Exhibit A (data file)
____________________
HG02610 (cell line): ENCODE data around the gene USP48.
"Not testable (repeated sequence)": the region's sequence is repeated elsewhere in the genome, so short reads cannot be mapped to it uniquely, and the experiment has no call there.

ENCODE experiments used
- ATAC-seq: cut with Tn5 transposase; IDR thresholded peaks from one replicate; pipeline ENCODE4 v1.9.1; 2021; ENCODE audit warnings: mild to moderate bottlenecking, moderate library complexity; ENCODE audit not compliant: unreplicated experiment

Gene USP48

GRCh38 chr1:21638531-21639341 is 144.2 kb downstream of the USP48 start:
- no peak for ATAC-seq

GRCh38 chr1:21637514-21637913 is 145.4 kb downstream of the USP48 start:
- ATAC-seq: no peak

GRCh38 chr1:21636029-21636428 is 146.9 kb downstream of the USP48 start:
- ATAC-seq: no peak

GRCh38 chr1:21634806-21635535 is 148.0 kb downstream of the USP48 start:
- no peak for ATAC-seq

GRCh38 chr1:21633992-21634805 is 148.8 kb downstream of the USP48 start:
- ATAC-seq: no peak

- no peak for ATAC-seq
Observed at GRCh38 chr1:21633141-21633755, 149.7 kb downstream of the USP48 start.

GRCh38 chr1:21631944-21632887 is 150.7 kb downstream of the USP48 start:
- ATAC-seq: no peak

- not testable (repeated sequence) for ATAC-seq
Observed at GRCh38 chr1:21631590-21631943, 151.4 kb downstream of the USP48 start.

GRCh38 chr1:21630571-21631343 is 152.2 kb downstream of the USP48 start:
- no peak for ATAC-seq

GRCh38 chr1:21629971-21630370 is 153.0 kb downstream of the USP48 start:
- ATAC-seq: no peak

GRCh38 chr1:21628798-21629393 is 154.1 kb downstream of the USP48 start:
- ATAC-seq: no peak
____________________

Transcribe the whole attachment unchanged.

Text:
HG02610 (cell line): ENCODE data around the gene USP48.
"Not testable (repeated sequence)": the region's sequence is repeated elsewhere in the genome, so short reads cannot be mapped to it uniquely, and the experiment has no call there.

ENCODE experiments used
- ATAC-seq: cut with Tn5 transposase; IDR thresholded peaks from one replicate; pipeline ENCODE4 v1.9.1; 2021; ENCODE audit warnings: mild to moderate bottlenecking, moderate library complexity; ENCODE audit not compliant: unreplicated experiment

Gene USP48

GRCh38 chr1:21638531-21639341 is 144.2 kb downstream of the USP48 start:
- no peak for ATAC-seq

GRCh38 chr1:21637514-21637913 is 145.4 kb downstream of the USP48 start:
- ATAC-seq: no peak

GRCh38 chr1:21636029-21636428 is 146.9 kb downstream of the USP48 start:
- ATAC-seq: no peak

GRCh38 chr1:21634806-21635535 is 148.0 kb downstream of the USP48 start:
- no peak for ATAC-seq

GRCh38 chr1:21633992-21634805 is 148.8 kb downstream of the USP48 start:
- ATAC-seq: no peak

- no peak for ATAC-seq
Observed at GRCh38 chr1:21633141-21633755, 149.7 kb downstream of the USP48 start.

GRCh38 chr1:21631944-21632887 is 150.7 kb downstream of the USP48 start:
- ATAC-seq: no peak

- not testable (repeated sequence) for ATAC-seq
Observed at GRCh38 chr1:21631590-21631943, 151.4 kb downstream of the USP48 start.

GRCh38 chr1:21630571-21631343 is 152.2 kb downstream of the USP48 start:
- no peak for ATAC-seq

GRCh38 chr1:21629971-21630370 is 153.0 kb downstream of the USP48 start:
- ATAC-seq: no peak

GRCh38 chr1:21628798-21629393 is 154.1 kb downstream of the USP48 start:
- ATAC-seq: no peak